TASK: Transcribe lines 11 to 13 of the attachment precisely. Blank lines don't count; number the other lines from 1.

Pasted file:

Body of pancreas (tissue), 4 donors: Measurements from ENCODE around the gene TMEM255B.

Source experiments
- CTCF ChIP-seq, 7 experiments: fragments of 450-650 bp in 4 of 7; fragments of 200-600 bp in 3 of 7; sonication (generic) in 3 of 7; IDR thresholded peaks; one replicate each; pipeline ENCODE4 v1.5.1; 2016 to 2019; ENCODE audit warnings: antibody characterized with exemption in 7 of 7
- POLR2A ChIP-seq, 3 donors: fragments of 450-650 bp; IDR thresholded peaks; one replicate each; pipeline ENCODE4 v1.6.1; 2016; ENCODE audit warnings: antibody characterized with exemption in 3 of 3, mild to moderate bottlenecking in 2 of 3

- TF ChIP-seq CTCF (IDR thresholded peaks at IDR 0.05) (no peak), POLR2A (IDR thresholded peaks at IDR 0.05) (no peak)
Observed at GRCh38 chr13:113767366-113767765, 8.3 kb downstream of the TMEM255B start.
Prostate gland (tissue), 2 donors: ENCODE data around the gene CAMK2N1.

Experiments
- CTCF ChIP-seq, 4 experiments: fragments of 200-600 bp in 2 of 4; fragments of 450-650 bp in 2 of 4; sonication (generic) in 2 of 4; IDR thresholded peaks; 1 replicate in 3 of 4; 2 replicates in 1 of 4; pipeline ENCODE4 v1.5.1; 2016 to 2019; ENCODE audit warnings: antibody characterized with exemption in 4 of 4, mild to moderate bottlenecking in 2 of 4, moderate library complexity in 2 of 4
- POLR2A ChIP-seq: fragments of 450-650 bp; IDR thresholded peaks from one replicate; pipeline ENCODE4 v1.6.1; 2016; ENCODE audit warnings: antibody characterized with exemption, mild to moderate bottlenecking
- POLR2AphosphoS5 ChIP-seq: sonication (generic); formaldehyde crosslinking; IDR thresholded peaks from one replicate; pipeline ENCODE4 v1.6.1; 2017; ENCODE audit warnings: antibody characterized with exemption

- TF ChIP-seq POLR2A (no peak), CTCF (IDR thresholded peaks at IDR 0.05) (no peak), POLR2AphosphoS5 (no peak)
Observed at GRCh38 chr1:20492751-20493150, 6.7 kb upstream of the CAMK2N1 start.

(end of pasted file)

- POLR2AphosphoS5 ChIP-seq: sonication (generic); formaldehyde crosslinking; IDR thresholded peaks from one replicate; pipeline ENCODE4 v1.6.1; 2017; ENCODE audit warnings: antibody characterized with exemption

- TF ChIP-seq POLR2A (no peak), CTCF (IDR thresholded peaks at IDR 0.05) (no peak), POLR2AphosphoS5 (no peak)
Observed at GRCh38 chr1:20492751-20493150, 6.7 kb upstream of the CAMK2N1 start.